In August of 2013, Criterion proudly announced the coming of the dual format packaging for November of that year. Peter Becker took the time to blog a very descriptive post on their thinking around this decision. The reasons were (and still are) quite compelling for this paean to economies of scale.
Having two physical packages to produce has cut those economies of scale in half. Instead of one big, cost-effective run of DVD packaging, we now need two different runs, each about half as big, one for Blu-ray and one for DVD. But to make the packaging affordable on a per-unit basis, we still need to run the original big, cost-effective quantity of each, meaning, essentially, making twice what we need. The Blu-ray may sell briskly, and the packaging may need to be reordered fairly soon, but the DVD stocks will take longer to dwindle. When we finally run out of DVD packaging, printing another big, cost-effective run will not be an option, because we would never sell enough of the copies to pay for the packaging. And at the price for printing a small run, we might be losing money on every copy we sell. What do we do?
And so from November 26th, 2013 until August 24th of 2014, Criterion released a total of 40 dual format packages during this grand experiment. A combination of new releases, new printings of previous releases, and even full-on upgrades were produced. Various packaging formats were used from digipaks, massive boxsets, cardboard sleeves, to slightly modified plastic cases.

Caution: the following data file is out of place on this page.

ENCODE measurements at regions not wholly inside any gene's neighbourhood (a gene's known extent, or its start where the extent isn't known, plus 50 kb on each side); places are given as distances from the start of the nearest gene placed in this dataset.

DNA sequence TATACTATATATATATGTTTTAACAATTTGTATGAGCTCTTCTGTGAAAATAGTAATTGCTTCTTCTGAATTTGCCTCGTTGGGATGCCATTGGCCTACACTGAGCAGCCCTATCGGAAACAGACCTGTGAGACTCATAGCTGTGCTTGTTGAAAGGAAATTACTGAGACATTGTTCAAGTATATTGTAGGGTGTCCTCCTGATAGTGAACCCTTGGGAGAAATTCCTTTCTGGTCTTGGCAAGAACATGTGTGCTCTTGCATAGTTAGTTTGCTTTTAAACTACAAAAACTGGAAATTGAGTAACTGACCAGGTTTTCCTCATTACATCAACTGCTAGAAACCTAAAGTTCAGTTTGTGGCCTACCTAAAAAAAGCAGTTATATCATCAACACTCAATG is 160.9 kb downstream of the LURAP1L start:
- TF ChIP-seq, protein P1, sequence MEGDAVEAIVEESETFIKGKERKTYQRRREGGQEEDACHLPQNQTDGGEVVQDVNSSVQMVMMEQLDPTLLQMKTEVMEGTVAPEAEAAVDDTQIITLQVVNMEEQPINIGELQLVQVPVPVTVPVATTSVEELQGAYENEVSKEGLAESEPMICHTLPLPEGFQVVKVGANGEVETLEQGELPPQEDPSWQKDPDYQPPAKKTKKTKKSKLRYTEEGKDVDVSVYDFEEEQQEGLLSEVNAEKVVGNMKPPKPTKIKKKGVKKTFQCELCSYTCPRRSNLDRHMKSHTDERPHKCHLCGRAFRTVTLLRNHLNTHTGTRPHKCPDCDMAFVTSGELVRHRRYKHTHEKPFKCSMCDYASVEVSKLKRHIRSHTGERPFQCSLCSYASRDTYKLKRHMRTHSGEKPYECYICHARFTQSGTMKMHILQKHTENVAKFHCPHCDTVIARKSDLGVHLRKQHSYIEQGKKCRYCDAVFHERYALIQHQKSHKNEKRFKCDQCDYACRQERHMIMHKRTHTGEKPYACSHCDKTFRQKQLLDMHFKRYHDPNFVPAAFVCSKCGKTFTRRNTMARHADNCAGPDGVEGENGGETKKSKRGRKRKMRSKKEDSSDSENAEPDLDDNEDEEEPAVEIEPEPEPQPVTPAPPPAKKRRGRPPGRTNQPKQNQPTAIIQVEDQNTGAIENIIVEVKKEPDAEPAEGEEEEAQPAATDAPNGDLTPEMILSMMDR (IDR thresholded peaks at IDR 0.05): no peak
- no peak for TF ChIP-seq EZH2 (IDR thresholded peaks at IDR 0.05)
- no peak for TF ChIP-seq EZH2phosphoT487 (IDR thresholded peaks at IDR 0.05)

And then, not even 10 months later.
Peter Becker again:
Last November, when we announced that we would start releasing dual-format editions, we hoped that we had found an alternative that would address our concerns about packaging costs across two formats, while guaranteeing that both DVD and Blu-ray customers would still have access to an identical product. While we did solve that problem, no one seemed particularly happy with the solution. Blu-ray customers didn’t like making room for DVDs they didn’t want, and DVD customers didn’t like paying more to get a Blu-ray they couldn’t play. We soon found that we had to start releasing stand-alone DVD editions alongside the dual-format ones because a fairly large proportion of our audience has not made the leap to Blu-ray yet. And once we had separate DVD editions, what was the point of putting DVDs in with the Blu-rays? A good question.
And with that the dual format medium was dead.
Or was it?
May 30th, 2017 brought the release of the World Cinema Project Vol. 2 in all its gargantuan dual format heft. It appears that as long as Scorsese continues to provide Criterion with these beautiful bricks of cinema, the format won’t truly be put to rest.